Winter Guard : Sport of The Arts


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Courtesy of Wikimedia Commons Submission

Winter guard is a competitive, performance-based activity that incorporates choreographed staging, dance, and the ability to spin equipment such as flags, prop rifles and sabres. Winter guard is unlike Color guard, which typically performs at half-time during football games. Winter guard performances and contests are held indoors, usually in a gymnasium or an indoor arena.

Like any other sport, Winter guard starts their season off with tryouts. Tryouts are a three day event occurring from 3:30 to 5:00 pm in the band hall. During tryouts, students are introduced to the winter guard coach and other guard members. During the first two days of tryouts, students are taught the routine they will perform on the 3rd and last day of tryouts. Sadie Novak, Sophomore, had mixed feelings when she was auditioning for Color guard. 

“I first auditioned for Color Guard my freshman year. I was really nervous because I didn’t really know anything. When clinic week started, I felt better because they taught me everything like the routine and how to spin a flag. I was in a dance company in middle school so when the final audition came, I wasn’t as nervous,” say Novak.

The main difference between Color guard and Winter guard is the competitions. During Color guard season, students perform alongside the band during halftime at football games. Whenever marching bands compete, Color guard attends and creates visual performance with flags and rifles. During the Winter guard season, the team prepares for indoor competitions in recorded music. Natalie Castro, Senior, prefers Winter guard for the dance aspect, but feels like Color guard would be a good place to start.

“It is good to start in Color guard if you want to do Winter guard because you start off with the basic spinning movements and dance steps. Winter guard does go a bit faster. For me, I enjoy Winter guard more than Color guard because I feel like there are more dance aspects to it compared to Color guard where we are marching alongside the band,” says Castro. 

Winter guard practices are split up into two days a week for the JV and Varsity team. Monday and Wednesday practices are for the Varsity team and Tuesday and Thursday practices are for the JV team. During practice, guard members are encouraged to dance barefoot because of the type of floor pads that are used during competitions. Erin Cole, Junior feels that the amount of practice is enough for competition.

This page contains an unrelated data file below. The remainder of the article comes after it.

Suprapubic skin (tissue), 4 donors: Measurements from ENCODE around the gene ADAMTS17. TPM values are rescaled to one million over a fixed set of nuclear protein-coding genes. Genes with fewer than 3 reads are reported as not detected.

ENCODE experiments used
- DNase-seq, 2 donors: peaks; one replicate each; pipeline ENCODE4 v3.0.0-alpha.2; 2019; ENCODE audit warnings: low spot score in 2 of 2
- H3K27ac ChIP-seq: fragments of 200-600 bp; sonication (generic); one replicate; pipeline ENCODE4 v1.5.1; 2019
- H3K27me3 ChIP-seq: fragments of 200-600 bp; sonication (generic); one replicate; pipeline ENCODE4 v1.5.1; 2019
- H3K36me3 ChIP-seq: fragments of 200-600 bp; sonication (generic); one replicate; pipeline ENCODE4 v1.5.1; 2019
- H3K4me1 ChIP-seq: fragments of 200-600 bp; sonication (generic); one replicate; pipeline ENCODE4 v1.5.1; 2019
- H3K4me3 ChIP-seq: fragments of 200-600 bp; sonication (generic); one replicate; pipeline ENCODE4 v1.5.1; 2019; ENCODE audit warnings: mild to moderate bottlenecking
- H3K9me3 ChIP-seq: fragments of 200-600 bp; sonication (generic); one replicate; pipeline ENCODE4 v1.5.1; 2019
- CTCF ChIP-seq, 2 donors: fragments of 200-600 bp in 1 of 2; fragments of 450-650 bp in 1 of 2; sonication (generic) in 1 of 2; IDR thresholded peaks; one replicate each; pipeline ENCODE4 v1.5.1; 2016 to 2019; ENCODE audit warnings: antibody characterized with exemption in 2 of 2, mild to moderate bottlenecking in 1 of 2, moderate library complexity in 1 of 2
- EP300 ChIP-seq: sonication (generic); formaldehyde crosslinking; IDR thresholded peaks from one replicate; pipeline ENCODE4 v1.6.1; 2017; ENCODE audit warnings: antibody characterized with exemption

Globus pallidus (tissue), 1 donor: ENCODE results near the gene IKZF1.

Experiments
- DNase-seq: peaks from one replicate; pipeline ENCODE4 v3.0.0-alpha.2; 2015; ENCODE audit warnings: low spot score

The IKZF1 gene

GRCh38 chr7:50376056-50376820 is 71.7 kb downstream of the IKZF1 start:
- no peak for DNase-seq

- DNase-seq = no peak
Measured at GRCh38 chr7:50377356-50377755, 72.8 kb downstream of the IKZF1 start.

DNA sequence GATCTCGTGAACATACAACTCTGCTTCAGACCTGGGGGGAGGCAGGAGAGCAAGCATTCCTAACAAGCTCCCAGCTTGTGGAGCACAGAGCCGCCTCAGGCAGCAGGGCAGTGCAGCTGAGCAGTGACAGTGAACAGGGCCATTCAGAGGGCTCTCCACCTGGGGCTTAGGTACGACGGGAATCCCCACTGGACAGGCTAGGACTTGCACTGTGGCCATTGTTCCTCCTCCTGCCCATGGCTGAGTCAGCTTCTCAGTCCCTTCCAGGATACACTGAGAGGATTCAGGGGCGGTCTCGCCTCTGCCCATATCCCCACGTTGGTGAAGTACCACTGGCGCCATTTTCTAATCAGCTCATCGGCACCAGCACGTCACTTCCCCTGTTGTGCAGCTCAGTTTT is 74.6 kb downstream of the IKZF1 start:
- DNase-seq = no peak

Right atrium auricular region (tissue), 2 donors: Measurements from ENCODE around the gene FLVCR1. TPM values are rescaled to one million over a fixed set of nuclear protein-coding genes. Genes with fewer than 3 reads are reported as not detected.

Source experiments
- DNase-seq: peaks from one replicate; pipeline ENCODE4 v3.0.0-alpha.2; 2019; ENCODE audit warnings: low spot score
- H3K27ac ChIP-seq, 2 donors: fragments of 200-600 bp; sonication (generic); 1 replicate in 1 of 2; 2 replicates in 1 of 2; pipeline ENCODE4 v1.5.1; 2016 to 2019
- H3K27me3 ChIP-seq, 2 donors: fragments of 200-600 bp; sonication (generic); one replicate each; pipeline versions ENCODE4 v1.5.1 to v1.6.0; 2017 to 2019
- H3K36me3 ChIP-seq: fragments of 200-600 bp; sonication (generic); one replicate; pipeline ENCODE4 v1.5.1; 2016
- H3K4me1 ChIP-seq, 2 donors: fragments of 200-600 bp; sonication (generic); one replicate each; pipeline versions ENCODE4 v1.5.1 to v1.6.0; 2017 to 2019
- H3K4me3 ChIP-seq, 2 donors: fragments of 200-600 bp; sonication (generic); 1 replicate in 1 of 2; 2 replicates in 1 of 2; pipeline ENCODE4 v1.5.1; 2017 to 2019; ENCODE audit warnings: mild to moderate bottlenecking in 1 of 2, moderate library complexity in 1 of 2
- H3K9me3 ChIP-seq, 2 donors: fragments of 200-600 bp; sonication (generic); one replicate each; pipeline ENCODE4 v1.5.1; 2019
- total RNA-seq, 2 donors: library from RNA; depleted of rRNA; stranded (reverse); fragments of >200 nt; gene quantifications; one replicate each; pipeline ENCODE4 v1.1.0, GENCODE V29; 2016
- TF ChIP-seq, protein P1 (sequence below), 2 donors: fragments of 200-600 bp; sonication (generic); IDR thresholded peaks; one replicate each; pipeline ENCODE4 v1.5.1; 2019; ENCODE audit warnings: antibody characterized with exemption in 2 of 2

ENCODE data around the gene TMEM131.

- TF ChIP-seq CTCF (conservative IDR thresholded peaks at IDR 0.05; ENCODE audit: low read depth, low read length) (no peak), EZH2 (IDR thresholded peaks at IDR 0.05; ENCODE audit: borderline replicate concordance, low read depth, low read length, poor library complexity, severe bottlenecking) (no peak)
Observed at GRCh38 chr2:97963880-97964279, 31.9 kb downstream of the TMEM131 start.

“Our first competition is around February so it is coming up very fast, so we do have about a month to prepare a 5 minute show, but I do think Ms. York does as a fantastic job with teaching choreography and having time management skills during practice,” says Cole.

Joining Winter guard, students don’t have to have previous experience dancing to join the guard team. Guard members incorporate many different styles of dance into their shows. The most common styles of dance used are modern, contemporary, lyrical, jazz, and ballet. The different styles of dances are chosen depending on the different types of music chosen and the themes of the shows. Megan York, Winter Guard instructor gets inspiration for her choreography by the things around her.

“I feel like I’m inspired by a multitude of events, everything from performances that I see on TV, to artist and pop culture. My students also inspire me a lot, seeing them come alive with the many different styles of movements and I still practice dance myself so I try to incorporate my own dance skill into the routine.

The three types of different equipment used in Winter guard are Flags, Rifles, and Sabers. When new students join winter guard for the first time, they primarily start off with flags and move up to rifles and sabers as their skill in maneuvering the equipment progresses. While winter guard flags come in many different sizes and shapes, a standard size is a six-foot metal with a 36 inch tall by 54 inches wide silk. Sabres and Rifles have been visually designed to look similar to the original. However, they do not cause harm or danger. Most of the equipment weighs between 2 and 5 pounds.